How Your Comfort Zone is Limiting Your Language Development

Posted on February 25, 2015


By Emily Stallard, Owner at Orchid English


Recently I was speaking with a business contact and friend who is Japanese and who speaks excellent, see-if-you-can-spot-he’s-not-a-native-speaker English. What, in his opinion, did very high level non-native English speakers have in common?  His advice: you need theory and also, crucially, practice. The practice part is where we need to leave our language comfort zone.


Language Comfort Zone 1: Books and silent self-study

This is my experience learning Japanese and I’m sharing it so that you don’t copy it! When I lived in Japan I used to study Japanese a lot. My teacher gave me homework and I would spend a long time studying; during my commute, at lunch and at weekends. Disappointed at how long it was taking me to be able to have a conversation, I would easily forget vocabulary and kanji that I had learned a few months before. It would take me a while to access the words I wanted too.

My Japanese friends spoke with me in Japanese at the weekends and I spoke to my colleagues in Japanese between classes. However, as a result of teaching English all day,  I didn’t spend a large proportion of my time speaking Japanese. I didn’t put myself in a Japanese immersion environment where I had to communicate in new and challenging ways. I was in my language comfort zone most of the time; speaking English, or Japanese with people who I knew for short periods.


Language Comfort Zone 2: Listen and Repeat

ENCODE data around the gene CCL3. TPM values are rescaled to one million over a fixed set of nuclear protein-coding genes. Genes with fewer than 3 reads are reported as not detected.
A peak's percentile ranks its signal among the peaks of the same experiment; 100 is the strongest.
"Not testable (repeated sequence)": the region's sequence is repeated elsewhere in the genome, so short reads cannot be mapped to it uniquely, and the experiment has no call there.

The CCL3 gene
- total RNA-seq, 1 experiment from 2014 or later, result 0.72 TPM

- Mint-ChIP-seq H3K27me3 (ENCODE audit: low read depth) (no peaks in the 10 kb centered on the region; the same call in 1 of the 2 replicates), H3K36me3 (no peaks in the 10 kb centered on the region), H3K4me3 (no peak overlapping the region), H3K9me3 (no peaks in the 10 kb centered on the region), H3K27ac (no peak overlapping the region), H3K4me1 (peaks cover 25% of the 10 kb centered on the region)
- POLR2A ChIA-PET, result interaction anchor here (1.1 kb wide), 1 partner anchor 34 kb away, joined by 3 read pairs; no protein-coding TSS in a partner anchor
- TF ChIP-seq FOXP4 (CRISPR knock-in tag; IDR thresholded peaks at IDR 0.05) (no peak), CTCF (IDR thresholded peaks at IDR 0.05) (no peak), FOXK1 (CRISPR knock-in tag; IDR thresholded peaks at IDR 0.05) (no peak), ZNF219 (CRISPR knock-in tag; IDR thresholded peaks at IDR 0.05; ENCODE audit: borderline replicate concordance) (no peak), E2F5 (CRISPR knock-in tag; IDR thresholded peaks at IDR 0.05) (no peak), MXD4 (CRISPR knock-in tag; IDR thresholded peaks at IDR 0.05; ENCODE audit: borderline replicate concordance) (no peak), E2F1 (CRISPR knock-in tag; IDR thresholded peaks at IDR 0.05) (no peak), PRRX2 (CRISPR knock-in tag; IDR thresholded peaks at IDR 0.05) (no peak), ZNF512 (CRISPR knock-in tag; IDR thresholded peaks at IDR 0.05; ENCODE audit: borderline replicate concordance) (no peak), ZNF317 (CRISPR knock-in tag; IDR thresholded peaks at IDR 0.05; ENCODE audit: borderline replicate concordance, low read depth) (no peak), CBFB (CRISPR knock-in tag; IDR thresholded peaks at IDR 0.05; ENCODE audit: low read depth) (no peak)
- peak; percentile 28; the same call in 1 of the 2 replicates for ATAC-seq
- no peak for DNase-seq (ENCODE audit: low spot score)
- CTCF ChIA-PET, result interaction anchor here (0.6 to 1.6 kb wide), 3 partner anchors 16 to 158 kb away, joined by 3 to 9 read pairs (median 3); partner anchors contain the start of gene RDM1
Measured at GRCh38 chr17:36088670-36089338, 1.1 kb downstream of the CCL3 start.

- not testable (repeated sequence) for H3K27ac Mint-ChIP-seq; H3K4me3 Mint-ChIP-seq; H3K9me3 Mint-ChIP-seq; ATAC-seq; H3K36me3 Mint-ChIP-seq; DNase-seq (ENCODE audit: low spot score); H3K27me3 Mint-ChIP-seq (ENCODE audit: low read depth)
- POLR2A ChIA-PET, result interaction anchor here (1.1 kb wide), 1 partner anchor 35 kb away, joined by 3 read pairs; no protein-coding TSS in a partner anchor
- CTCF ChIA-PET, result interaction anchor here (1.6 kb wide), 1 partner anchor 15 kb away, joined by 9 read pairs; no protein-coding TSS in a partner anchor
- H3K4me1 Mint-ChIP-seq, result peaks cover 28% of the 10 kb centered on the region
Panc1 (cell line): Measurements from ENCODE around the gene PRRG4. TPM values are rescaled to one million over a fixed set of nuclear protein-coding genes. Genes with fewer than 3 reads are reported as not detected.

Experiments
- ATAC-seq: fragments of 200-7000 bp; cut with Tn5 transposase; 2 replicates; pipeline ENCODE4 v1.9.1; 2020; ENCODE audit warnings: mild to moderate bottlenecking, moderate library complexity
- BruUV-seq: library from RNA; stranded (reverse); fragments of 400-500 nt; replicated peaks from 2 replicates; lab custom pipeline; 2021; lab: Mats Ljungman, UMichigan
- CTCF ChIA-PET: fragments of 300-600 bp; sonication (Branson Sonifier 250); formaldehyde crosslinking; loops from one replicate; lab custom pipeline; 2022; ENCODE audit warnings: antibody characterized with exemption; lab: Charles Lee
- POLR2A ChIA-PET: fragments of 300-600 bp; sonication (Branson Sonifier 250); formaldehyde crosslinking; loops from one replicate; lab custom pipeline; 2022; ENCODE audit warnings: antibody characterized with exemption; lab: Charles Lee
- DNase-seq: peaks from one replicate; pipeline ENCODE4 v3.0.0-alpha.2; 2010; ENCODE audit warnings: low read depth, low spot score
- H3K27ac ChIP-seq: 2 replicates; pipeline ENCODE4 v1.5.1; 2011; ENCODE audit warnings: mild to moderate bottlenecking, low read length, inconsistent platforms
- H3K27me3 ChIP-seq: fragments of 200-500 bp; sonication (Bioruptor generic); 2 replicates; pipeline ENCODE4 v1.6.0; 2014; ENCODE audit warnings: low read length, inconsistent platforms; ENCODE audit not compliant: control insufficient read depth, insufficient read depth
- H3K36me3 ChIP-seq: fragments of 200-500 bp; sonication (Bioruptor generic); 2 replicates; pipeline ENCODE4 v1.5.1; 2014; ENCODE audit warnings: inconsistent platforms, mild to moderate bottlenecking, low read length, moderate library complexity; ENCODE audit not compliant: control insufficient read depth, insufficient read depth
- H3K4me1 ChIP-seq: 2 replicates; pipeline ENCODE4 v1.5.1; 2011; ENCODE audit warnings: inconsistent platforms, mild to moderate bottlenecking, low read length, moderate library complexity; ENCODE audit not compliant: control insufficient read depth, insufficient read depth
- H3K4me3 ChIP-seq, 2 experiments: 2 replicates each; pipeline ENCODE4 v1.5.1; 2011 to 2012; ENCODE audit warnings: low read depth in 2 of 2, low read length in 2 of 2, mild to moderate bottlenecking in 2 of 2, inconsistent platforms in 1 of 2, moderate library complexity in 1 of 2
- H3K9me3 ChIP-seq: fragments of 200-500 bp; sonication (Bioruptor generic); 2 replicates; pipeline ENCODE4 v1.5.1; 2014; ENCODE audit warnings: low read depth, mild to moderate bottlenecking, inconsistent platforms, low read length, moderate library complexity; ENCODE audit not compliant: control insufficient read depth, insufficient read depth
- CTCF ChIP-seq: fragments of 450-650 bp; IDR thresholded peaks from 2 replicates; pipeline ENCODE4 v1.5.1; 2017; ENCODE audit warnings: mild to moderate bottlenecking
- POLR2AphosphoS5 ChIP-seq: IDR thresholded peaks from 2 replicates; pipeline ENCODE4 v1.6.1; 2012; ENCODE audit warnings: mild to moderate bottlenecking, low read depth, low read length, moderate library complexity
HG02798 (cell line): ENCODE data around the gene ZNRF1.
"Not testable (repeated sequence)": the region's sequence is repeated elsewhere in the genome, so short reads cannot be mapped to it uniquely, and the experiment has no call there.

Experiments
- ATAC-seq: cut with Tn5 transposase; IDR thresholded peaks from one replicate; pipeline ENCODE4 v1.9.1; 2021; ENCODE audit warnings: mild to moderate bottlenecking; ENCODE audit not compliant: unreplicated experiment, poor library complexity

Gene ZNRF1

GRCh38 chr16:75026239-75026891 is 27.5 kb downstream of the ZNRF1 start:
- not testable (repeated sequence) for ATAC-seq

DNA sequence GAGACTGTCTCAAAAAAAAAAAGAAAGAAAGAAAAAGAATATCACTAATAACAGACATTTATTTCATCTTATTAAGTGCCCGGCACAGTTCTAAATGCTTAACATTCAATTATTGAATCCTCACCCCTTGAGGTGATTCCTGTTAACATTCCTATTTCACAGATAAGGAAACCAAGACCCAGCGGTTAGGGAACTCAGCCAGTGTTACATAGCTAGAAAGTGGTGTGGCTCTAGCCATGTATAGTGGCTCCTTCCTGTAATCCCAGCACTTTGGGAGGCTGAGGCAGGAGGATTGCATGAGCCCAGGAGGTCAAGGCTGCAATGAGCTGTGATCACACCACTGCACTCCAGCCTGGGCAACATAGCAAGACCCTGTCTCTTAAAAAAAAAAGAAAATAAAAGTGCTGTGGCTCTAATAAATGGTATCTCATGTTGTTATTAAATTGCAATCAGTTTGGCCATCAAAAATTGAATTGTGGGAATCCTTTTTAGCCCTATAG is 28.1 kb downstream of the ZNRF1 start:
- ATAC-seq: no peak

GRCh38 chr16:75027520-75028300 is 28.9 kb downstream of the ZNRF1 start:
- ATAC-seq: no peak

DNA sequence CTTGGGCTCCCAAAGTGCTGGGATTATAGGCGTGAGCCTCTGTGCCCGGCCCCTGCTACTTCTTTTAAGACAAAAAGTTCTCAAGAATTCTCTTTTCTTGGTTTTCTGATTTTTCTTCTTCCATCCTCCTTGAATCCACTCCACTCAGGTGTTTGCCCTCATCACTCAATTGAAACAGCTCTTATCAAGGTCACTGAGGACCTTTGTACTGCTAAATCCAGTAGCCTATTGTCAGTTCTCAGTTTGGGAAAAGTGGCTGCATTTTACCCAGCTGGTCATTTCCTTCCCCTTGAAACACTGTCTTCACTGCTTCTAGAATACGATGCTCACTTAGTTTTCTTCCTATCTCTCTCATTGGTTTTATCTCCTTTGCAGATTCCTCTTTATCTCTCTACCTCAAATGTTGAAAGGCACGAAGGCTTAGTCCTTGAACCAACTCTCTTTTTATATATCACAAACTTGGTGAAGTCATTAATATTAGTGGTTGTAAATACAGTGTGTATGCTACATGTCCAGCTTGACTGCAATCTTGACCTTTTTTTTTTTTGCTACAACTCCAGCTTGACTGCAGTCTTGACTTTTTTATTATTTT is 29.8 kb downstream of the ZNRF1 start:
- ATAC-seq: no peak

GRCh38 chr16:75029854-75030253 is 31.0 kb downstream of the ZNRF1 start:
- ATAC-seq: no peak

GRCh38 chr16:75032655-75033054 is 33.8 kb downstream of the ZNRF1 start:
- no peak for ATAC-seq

Students who use a listen and repeat method to study slow their learning in a similar way. Listen and repeat is stress-free because you won’t be caught out by a question you don’t know the answer to. To progress, we need to produce sentences of our own spontaneously, when someone else is partly in control of the conversation. Listen and repeat often only familiarises students with one accent of English, and this is a nice clear accent done for the recording.


Advice on Leaving Your Language Comfort Zone

If you can speak to people and feel the stress of not knowing words, guessing and not knowing what’s coming next in the conversation, this is really the high-progress zone. Living in Japan, it was stressful to be in situations where I didn’t understand what was being said to me in Japanese, or I couldn’t express myself. But looking back, I wish I had had put myself in more situations like that. At parties and other social events where the conversations were in Japanese or French I remember feeling awkward. But actually it was good practice and people were almost always nice about my linguistic efforts. The parties were still fun!

So for real progression you must leave your language comfort zone and get stuck in. Lots of students do not take opportunities to practise outside of the classroom. They speak their own language with their friends and colleagues so the new words and structures they have learned in English are soon are forgotten. Knowing enough English to go to shops in London is quite easy to achieve and this becomes their new language comfort zone.

If you are worried about making mistakes ask yourself this: when non-native speakers of your own language speak to you and make mistakes, do you think they are stupid? Of course not; you know your language is complex and hard for people to master perfectly.


Read about why you should never say “I don’t speak English” here.


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